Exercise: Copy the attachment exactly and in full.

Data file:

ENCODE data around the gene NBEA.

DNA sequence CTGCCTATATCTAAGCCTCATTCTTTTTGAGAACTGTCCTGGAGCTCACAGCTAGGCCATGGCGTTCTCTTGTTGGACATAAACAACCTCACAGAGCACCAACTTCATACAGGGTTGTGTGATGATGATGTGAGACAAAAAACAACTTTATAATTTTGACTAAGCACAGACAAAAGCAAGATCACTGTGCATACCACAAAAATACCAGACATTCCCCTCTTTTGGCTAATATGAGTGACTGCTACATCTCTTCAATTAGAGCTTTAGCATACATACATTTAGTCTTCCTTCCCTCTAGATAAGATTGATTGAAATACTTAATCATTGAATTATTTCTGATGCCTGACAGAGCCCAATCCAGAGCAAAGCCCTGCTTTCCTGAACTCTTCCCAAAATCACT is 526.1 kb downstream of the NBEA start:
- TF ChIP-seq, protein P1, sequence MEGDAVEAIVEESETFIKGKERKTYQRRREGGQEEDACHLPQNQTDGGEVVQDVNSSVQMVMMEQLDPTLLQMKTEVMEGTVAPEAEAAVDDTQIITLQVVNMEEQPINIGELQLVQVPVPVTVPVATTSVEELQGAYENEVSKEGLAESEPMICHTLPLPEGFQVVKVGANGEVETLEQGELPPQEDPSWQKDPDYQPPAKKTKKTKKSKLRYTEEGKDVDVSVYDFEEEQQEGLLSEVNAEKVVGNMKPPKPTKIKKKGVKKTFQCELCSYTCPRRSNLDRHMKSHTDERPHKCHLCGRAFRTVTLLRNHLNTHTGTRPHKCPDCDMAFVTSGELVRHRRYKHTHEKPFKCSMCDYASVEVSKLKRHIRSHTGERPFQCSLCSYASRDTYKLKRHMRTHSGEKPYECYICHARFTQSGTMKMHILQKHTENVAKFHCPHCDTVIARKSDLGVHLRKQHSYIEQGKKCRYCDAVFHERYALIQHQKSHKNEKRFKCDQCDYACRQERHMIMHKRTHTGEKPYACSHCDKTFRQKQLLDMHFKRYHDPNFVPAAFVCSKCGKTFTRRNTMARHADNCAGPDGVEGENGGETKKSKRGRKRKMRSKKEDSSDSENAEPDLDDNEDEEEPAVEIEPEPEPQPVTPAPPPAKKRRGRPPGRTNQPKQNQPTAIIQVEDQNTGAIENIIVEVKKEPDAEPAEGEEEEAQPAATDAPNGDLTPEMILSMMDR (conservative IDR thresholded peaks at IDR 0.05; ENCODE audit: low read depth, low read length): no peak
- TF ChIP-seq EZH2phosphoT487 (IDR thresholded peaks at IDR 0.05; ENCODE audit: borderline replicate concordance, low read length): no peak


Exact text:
ENCODE data around the gene NBEA.

DNA sequence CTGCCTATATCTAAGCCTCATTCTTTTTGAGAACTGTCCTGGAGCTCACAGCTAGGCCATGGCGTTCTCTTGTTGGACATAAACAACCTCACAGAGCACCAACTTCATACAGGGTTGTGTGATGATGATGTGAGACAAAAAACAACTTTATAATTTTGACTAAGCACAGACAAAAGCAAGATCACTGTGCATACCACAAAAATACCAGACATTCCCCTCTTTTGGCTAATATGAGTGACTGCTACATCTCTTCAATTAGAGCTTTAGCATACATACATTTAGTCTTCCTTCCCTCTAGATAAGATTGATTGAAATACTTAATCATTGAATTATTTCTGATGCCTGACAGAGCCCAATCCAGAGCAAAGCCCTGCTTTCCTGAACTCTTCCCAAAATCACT is 526.1 kb downstream of the NBEA start:
- TF ChIP-seq, protein P1, sequence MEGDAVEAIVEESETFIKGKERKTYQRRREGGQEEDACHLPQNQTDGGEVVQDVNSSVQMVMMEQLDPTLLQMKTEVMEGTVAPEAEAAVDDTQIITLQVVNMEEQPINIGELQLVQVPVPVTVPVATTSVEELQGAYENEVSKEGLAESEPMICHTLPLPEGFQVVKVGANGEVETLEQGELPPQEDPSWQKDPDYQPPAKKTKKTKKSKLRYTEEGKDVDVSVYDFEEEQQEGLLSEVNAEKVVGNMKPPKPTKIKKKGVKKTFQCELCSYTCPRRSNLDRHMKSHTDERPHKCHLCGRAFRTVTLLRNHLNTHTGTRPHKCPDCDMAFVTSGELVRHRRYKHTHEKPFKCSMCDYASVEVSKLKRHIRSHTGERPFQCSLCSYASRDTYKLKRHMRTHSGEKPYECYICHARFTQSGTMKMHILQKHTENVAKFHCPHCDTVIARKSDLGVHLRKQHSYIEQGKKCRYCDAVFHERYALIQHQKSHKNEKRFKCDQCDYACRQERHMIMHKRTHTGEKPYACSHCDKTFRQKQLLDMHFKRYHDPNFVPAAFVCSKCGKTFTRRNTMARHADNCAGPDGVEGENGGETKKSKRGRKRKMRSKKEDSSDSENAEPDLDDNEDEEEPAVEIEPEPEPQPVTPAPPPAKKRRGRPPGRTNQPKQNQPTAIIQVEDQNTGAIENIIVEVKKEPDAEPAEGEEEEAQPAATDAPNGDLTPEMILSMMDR (conservative IDR thresholded peaks at IDR 0.05; ENCODE audit: low read depth, low read length): no peak
- TF ChIP-seq EZH2phosphoT487 (IDR thresholded peaks at IDR 0.05; ENCODE audit: borderline replicate concordance, low read length): no peak